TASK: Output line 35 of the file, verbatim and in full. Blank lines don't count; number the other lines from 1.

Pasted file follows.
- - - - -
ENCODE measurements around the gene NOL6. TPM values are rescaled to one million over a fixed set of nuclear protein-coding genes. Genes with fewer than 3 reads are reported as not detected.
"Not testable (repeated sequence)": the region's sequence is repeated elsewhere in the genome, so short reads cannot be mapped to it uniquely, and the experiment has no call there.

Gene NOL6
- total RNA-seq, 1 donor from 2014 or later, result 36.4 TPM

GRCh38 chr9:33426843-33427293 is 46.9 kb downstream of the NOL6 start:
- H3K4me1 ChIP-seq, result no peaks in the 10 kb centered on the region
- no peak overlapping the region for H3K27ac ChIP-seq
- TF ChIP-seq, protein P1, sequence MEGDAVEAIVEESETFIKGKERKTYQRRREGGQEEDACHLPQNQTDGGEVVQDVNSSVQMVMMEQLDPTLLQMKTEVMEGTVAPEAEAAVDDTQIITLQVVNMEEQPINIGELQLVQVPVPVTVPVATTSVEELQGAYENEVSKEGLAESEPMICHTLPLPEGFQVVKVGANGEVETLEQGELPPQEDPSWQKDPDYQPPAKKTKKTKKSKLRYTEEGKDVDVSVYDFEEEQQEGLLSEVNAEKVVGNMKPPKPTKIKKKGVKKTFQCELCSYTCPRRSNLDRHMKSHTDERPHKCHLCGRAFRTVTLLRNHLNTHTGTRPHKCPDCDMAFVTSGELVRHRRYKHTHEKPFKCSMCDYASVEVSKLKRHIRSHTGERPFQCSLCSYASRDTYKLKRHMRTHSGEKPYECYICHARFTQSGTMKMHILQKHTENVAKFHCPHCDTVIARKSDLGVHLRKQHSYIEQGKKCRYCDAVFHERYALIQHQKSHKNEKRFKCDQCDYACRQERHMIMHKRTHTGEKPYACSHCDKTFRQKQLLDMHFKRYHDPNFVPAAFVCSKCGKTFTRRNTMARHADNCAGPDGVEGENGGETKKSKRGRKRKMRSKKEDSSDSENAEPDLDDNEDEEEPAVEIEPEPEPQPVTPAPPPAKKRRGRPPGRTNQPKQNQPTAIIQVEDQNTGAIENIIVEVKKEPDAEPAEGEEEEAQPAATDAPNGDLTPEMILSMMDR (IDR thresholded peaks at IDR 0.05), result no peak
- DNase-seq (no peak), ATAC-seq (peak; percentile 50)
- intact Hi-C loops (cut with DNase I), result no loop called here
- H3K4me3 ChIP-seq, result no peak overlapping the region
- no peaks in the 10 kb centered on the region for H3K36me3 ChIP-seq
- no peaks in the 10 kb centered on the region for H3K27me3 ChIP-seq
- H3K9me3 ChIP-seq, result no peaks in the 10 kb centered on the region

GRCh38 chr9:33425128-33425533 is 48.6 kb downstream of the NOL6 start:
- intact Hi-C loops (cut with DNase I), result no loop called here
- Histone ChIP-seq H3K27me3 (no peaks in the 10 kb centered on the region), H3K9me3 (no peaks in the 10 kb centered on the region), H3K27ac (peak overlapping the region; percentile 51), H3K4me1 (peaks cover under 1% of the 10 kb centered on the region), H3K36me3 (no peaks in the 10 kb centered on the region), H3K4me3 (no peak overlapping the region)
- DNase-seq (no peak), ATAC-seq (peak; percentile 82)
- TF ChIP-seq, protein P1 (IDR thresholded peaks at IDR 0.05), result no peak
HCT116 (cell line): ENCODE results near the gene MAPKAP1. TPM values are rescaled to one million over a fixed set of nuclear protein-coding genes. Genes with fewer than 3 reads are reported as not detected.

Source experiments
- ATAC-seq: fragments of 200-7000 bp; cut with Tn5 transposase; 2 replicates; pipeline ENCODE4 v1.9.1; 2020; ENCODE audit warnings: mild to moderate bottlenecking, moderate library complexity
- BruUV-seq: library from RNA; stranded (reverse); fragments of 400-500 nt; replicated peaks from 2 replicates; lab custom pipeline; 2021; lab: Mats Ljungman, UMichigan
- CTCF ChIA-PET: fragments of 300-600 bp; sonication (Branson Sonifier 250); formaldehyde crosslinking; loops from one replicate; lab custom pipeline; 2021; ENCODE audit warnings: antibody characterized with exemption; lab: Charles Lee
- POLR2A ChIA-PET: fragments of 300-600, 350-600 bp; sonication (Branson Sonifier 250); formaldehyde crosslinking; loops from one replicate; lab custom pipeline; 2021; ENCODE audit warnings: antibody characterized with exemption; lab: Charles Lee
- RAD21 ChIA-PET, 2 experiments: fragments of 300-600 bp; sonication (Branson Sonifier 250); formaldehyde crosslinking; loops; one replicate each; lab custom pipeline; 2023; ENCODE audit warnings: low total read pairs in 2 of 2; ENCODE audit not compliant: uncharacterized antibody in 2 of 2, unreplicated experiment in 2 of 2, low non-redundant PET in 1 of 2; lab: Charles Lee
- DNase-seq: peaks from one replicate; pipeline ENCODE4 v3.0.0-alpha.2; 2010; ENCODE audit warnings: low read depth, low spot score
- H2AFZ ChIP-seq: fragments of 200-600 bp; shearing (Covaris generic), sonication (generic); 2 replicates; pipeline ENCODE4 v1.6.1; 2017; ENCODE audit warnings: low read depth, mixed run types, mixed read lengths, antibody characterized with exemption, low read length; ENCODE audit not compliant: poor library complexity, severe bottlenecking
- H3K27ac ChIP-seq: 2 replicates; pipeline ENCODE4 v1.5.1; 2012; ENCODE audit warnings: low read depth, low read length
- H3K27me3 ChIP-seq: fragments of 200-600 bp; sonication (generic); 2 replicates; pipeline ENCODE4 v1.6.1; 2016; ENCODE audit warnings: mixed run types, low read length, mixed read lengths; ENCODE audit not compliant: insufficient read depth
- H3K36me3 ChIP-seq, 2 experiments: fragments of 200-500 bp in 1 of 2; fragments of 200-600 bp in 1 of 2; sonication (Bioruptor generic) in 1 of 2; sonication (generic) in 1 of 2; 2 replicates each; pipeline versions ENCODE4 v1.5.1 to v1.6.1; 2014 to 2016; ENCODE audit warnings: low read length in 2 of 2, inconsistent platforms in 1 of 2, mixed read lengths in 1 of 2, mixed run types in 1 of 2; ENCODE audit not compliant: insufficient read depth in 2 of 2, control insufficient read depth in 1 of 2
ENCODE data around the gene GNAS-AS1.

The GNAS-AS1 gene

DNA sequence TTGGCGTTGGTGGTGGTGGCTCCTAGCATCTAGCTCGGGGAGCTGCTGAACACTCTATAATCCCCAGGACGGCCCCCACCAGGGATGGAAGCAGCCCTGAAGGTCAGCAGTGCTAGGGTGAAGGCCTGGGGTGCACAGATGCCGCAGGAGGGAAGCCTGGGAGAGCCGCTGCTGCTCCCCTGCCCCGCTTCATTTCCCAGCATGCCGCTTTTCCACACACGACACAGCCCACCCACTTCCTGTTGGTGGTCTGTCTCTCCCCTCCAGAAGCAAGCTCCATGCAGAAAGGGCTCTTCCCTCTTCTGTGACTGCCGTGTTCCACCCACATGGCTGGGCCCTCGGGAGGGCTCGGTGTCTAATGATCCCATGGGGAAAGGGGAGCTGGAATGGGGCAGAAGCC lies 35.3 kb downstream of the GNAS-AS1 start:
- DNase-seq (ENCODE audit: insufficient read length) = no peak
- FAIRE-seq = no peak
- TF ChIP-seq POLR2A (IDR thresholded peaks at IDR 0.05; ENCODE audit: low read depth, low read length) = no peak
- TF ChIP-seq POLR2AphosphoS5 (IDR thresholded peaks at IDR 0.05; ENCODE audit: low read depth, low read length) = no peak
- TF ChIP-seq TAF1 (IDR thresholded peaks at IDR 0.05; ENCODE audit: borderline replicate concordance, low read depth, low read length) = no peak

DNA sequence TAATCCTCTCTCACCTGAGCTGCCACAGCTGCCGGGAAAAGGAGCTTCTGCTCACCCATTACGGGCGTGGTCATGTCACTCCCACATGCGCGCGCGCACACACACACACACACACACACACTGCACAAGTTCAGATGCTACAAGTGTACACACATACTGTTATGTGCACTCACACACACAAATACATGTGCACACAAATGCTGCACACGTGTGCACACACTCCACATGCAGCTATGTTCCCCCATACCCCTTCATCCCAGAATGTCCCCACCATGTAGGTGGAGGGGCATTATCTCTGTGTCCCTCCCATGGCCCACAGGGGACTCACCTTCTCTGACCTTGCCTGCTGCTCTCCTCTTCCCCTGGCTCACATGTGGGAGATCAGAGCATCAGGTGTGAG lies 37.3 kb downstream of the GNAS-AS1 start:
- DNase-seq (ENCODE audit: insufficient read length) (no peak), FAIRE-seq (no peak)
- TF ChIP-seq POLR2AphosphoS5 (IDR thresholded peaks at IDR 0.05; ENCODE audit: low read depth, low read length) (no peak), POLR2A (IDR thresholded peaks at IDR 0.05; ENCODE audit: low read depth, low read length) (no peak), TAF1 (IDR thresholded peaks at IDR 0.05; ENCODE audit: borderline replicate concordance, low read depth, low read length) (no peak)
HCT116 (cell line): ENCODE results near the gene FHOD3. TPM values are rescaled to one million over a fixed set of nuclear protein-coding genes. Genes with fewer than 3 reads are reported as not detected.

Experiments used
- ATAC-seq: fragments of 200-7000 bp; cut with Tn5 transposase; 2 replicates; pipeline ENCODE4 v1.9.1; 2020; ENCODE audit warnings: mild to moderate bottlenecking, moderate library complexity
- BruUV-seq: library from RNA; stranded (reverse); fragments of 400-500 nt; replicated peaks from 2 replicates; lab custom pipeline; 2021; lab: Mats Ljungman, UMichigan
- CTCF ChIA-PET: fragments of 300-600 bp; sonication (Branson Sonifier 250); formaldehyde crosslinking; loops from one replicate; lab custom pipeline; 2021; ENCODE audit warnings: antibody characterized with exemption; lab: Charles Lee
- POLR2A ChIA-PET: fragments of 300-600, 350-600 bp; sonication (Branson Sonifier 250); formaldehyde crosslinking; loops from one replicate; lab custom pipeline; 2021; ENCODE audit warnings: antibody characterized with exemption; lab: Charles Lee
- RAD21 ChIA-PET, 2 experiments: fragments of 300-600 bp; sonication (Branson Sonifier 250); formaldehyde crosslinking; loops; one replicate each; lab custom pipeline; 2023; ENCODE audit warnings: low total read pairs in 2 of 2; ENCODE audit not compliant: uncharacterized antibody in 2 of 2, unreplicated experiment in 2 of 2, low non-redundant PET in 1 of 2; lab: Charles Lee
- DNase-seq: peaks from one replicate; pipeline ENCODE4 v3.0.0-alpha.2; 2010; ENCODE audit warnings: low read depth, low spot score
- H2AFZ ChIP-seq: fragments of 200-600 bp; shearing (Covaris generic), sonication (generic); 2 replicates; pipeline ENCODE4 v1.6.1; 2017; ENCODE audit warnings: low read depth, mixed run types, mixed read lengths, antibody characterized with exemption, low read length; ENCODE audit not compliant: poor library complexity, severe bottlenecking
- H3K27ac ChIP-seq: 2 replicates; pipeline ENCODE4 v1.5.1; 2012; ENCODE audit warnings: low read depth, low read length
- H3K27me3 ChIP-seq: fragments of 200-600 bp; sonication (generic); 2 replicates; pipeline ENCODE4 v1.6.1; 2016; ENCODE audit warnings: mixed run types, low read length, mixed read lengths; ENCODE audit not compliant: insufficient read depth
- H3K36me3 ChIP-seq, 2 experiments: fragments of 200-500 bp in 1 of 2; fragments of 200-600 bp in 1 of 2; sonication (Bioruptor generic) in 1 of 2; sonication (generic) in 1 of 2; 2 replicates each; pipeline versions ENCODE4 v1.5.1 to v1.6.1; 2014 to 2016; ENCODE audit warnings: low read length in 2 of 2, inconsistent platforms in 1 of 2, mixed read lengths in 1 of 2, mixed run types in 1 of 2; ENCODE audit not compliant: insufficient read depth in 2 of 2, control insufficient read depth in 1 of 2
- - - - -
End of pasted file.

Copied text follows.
- DNase-seq (ENCODE audit: insufficient read length) = no peak